This weekend, I spent some time reviewing my notes on The Everything Store, written about the rise of Amazon – a story that’s inseparable from the rise of Jeff Bezos. Similar to Apple and Steve Jobs (through 2011, at least), the company and the founder are both one and the same. After having read Warfighting recently, one defining characteristic of Bezos that clearly resonates is his boldness. Bezos is nearly always willing to take risk to strike a decisive blow or innovate. This willingness is apparent in the very beginnings of Amazon; he left a high paying job at a quantitative hedge fund because he saw a massive paradigm shift – the rise of the internet – and decided he couldn’t be left behind. Not only does he decide he wants to participate in the rise of the internet, but he creates a vision of “The Everything Store”, with limitless selection and personalized service – a very small vision, indeed.
Examples of his boldness abound in the history of the company, on both the success and failure sides of the ledger. The Kindle (e-reader + tablet), AWS, Amazon Marketplaces, user generated reviews, personalized purchase recommendations, along with the core retailing business were all major successes. The Fire Phone, Amazon zShops, Amazon Auctions, the multiple massive distribution centers that were closed during the bubble, raising $2B+ of debt for poor acquisitions, and venture investing in a number of category specific e-commerce flameouts register as failures. All told, Bezos probably failed more than he succeeded. But his successes were orders of magnitudes larger and more impactful. AWS, which now pulls in $6B and growing in revenue, is proof enough.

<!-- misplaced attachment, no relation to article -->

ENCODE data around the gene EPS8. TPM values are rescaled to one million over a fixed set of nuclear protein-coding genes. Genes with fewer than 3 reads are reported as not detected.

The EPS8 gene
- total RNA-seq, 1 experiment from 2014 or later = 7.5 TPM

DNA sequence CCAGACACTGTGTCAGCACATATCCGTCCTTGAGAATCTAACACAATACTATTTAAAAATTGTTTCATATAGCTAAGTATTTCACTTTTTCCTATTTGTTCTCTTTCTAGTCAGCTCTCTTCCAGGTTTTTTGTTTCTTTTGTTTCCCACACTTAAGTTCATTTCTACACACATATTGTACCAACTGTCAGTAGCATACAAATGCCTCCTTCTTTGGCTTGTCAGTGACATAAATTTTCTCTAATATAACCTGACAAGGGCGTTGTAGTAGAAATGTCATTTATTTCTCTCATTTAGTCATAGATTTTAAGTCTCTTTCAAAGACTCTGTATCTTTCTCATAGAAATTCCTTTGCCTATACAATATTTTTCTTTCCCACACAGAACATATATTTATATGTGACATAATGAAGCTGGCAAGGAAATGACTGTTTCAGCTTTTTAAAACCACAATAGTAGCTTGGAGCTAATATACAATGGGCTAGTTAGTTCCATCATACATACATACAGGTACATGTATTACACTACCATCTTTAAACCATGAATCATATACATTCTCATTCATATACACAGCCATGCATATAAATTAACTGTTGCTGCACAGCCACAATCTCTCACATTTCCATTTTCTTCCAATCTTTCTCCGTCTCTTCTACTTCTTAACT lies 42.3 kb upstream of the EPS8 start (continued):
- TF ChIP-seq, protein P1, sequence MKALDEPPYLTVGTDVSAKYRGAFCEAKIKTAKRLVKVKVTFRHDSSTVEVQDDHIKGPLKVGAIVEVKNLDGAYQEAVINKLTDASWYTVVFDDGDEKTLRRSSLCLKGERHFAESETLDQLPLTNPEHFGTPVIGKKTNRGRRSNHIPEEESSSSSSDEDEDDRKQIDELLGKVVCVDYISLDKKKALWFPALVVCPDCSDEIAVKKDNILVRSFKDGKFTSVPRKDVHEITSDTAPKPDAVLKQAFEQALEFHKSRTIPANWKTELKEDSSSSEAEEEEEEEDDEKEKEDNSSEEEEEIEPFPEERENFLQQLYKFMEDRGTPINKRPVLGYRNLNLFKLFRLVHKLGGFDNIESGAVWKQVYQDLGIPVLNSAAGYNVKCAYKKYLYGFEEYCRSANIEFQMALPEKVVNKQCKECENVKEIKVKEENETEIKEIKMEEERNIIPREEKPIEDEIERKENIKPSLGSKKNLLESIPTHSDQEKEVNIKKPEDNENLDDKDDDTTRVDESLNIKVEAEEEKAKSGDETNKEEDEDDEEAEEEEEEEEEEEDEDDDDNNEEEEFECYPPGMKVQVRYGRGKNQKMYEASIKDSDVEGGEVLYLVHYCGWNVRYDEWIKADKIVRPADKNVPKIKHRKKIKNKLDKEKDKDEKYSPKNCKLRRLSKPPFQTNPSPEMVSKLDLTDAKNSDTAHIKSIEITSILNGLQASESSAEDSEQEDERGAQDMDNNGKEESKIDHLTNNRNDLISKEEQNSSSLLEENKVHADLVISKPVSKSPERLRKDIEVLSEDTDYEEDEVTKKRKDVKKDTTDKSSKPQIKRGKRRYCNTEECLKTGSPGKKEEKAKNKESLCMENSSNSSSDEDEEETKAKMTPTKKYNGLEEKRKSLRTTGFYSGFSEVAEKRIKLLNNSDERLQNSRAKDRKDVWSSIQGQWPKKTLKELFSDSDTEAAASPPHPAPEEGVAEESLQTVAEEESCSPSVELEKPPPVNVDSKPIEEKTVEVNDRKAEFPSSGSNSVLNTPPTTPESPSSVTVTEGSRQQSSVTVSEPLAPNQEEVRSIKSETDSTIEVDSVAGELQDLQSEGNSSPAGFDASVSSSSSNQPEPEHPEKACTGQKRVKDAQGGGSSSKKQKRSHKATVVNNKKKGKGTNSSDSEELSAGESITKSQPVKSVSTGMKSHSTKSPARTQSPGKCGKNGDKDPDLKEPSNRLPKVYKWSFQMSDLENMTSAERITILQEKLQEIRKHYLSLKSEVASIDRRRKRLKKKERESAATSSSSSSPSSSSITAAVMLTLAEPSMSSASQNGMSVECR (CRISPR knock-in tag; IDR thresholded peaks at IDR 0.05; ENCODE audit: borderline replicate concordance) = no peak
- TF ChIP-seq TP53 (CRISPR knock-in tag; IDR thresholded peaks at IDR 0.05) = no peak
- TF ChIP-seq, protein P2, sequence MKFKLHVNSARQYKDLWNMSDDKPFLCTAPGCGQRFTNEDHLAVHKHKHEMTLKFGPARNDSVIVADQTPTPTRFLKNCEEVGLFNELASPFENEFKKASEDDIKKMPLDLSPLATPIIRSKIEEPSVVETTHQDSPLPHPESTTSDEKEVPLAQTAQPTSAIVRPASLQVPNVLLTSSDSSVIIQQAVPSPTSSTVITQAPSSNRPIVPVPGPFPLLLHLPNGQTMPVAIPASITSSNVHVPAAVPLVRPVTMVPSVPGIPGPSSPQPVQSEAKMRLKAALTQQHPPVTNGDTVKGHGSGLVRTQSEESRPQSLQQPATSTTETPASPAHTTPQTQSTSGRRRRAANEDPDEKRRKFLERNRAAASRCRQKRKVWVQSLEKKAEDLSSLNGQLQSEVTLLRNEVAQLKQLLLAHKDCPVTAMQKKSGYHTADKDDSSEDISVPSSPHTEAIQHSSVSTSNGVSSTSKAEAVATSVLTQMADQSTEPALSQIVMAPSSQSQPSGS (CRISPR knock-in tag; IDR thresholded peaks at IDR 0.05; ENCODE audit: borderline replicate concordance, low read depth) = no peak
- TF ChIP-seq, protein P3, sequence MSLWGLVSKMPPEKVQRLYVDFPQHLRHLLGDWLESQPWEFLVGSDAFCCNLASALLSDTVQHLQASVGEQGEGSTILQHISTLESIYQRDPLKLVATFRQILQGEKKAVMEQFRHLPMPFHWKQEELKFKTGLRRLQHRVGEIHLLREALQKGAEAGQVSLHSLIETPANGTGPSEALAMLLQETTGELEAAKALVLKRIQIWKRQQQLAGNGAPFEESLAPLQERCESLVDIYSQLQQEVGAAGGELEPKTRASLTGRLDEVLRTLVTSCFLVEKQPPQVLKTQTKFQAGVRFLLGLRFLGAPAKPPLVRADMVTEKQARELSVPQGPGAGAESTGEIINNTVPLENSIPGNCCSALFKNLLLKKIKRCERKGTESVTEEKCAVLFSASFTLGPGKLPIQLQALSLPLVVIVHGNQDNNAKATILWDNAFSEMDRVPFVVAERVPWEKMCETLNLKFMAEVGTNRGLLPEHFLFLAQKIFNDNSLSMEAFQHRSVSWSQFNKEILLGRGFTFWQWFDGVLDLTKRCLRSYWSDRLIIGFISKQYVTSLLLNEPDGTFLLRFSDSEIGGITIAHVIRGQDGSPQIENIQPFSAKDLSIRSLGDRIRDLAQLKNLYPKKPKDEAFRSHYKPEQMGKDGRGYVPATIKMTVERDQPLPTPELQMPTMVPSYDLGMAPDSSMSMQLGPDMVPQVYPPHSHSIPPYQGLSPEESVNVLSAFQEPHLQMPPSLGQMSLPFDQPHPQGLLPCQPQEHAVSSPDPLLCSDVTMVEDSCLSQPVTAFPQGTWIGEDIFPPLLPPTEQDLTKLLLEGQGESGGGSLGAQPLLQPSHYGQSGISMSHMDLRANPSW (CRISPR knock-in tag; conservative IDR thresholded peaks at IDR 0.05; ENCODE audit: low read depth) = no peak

Bezos is constitutionally unafraid to take big swings – the kind of swings that change the outcome of a battle, or drastically lower the costs of starting a technology business, and thereby enable a wave of innovative companies. The kind of swings that are exciting, both as an investor and a human being.